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CBP and Merchant Ship Crew Intercept 27 Destructive Asian Gypsy Moth Egg Masses on Car Carrier Ship

Release Date: 
September 30, 2013

BALTIMORE—A U.S. Department of Agriculture (USDA) laboratory confirmed Wednesday that 27 egg masses discovered on a freighter first in Baltimore September 16 and again during the ship's transit to Brunswick, Ga., were the highly destructive Asian Gypsy Moth.

U.S. Customs and Border Protection (CBP) agriculture specialists first encountered six egg masses during a routine inspection of the M/V Columbia Highway, a vehicle carrier ship that arrived from the United Kingdom. The ship had made a port call in Japan in June and July. The egg masses were removed and the area treated with Golden Pest Spray Oil.


CBP agriculture specialists and ship's crewman discovered 27 egg masses of the highly destructive Asian Gypsy Moth on the car carrier Columbia Highway between the ports of Baltimore and Brunswick, Ga., in September.

CBP agriculture specialists and ship's crewman discovered 27 egg masses of the highly destructive Asian Gypsy Moth on the car carrier Columbia Highway between the ports of Baltimore and Brunswick, Ga., in September.

During the ship's transit from Baltimore to Brunswick, Ga., M/V Columbia Highway crewmen conducted a comprehensive examination and reported to CBP that they discovered and mitigated 20 additional egg masses. CBP agriculture specialists discovered one additional egg mass when the ship moored in Brunswick September 18.

CBP reported that the vessel was clear of Asian Gypsy Moth (AGM) egg masses during a follow-up examination in Charleston, S.C., September 20.

AGM poses a significant threat to our nation's forests and urban landscapes as it is known to be extremely mobile - females can travel up to 25 miles per day - can lay egg masses that could yield hundreds of hungry caterpillars, and is itself a voracious eater that attacks more than 500 species of trees and plants.

"This important interception highlights the serious threat that the highly invasive and destructive Asian Gypsy Moth poses to our nation's agriculture industries and to our economy," said Susan Thomas, Acting CBP Port Director for the Port of Baltimore. "This case also demonstrates the tremendous teamwork and cooperation between U.S. Customs and Border Protection, U.S. Department of Agriculture and merchant seamen to quickly mitigate this potential threat. I commend the Columbia Highway crew for their tenacity in hunting down all AGM egg masses on their ship while at sea."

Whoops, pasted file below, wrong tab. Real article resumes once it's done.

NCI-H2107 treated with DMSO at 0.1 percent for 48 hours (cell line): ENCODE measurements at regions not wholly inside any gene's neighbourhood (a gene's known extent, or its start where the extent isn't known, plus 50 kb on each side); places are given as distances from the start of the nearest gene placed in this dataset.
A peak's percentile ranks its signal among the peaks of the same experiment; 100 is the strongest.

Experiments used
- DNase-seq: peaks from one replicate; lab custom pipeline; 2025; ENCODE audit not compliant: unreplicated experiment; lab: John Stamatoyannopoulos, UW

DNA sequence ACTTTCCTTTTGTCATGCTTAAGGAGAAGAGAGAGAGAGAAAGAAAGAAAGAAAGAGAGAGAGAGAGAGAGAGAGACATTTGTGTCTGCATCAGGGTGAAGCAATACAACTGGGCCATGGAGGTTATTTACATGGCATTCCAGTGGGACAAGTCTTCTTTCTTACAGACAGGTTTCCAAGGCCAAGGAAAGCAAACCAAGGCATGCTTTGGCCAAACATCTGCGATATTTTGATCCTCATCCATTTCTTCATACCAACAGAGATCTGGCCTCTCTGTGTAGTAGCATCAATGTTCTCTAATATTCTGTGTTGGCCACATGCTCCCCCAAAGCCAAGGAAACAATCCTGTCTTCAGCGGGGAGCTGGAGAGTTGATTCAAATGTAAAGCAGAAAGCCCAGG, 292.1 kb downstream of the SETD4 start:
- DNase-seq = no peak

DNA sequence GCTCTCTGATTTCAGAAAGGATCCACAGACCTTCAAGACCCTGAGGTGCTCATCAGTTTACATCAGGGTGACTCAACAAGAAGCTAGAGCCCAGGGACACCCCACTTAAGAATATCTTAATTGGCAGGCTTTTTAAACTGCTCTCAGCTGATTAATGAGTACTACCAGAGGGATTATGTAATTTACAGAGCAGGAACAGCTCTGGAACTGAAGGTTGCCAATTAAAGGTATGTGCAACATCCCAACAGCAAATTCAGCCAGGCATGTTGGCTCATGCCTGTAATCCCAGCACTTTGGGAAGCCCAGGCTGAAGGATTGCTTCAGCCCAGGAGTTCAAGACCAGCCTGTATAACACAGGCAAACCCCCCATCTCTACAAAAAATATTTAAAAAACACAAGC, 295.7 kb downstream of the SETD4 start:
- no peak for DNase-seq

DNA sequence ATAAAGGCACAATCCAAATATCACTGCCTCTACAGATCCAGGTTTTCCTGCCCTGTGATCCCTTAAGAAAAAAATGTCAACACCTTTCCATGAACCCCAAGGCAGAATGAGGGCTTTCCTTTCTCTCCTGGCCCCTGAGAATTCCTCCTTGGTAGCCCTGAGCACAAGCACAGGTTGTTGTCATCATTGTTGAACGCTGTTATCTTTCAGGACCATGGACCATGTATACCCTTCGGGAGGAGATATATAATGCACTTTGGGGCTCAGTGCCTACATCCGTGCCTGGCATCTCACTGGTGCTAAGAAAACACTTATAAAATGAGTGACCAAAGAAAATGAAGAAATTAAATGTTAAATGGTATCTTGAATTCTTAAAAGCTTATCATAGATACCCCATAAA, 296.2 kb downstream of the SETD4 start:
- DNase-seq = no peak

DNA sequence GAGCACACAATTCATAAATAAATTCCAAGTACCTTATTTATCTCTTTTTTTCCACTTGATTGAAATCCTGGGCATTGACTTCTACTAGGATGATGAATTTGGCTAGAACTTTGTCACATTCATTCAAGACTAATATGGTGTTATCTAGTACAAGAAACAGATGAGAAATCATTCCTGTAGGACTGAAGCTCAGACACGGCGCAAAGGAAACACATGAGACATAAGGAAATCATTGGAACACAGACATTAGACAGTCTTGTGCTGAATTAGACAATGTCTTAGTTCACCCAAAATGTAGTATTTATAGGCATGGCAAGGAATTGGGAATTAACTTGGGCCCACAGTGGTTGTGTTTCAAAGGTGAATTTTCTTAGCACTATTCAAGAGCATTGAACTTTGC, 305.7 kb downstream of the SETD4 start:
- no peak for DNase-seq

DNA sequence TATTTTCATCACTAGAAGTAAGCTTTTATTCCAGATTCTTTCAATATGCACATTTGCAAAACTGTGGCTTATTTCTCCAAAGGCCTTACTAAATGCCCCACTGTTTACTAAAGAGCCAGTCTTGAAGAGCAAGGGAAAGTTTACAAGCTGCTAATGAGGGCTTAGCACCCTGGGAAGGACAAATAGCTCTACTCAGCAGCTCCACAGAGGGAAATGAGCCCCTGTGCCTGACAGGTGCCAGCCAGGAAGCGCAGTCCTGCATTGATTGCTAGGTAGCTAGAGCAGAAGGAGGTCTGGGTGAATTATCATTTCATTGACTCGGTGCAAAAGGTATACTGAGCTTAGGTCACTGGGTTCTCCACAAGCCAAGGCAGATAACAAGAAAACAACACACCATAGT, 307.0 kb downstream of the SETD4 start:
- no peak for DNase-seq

According to the U.S. Department of Agriculture Animal and Plant Health Inspection Service (APHIS), officials first detected AGM in North America in 1991 near Vancouver, Canada. After that, AGM was detected in Washington, Oregon, and British Columbia. Ships infested with egg masses from ports in far eastern Russia probably introduced the pest to North America while visiting ports on the West Coast. APHIS and state officials eradicated those infestations by trapping and spraying.

Since then, there have been several reported AGM infestations in North Carolina and the Pacific Northwest. Federal and state agriculture specialists eradicated all of those infestations.

AGM differs from European Gypsy Moth (EGM). EGM is well established in the Northeast United States. AGM has a more voracious appetite for a broader variety of plants and its females are active fliers. In contrast, EGM prefers oak and its females are flightless.

APHIS says EGM defoliate an average of about 4 million acres each year, causing millions of dollars in damage. If AGM were to establish in the United States, the damage could be more extensive and costly.

USDA's APHIS and CBP agriculture specialists continue their vigilance against future introductions through stringent inspections of arriving high-risk merchant vessels and their cargo, particularly those vessels that call on ports in Asia, which is known as an AGM high-risk area.

"Customs and Border Protection agriculture specialists perform a critical border security role in safeguarding America's agricultural and natural resources from harmful pests and plant diseases," said Thomas.

CBP agriculture specialists have extensive training and experience in the biological sciences and agricultural inspection. On a typical day, they inspect tens of thousands of international air passengers, and air and sea cargoes nationally being imported to the United States and seize 4,919 prohibited meat, plant materials or animal products, including 476 insect pests.

To learn more about CBP agriculture specialists, please visit the webpage.

CBP agriculture specialists work closely with USDA's APHIS to protect our nation's agriculture resources against the introduction of foreign plant pests and animal diseases.

For more on the USDA Animal and Plant Health Inspection Service, please visit the website.


Last modified: 
February 9, 2017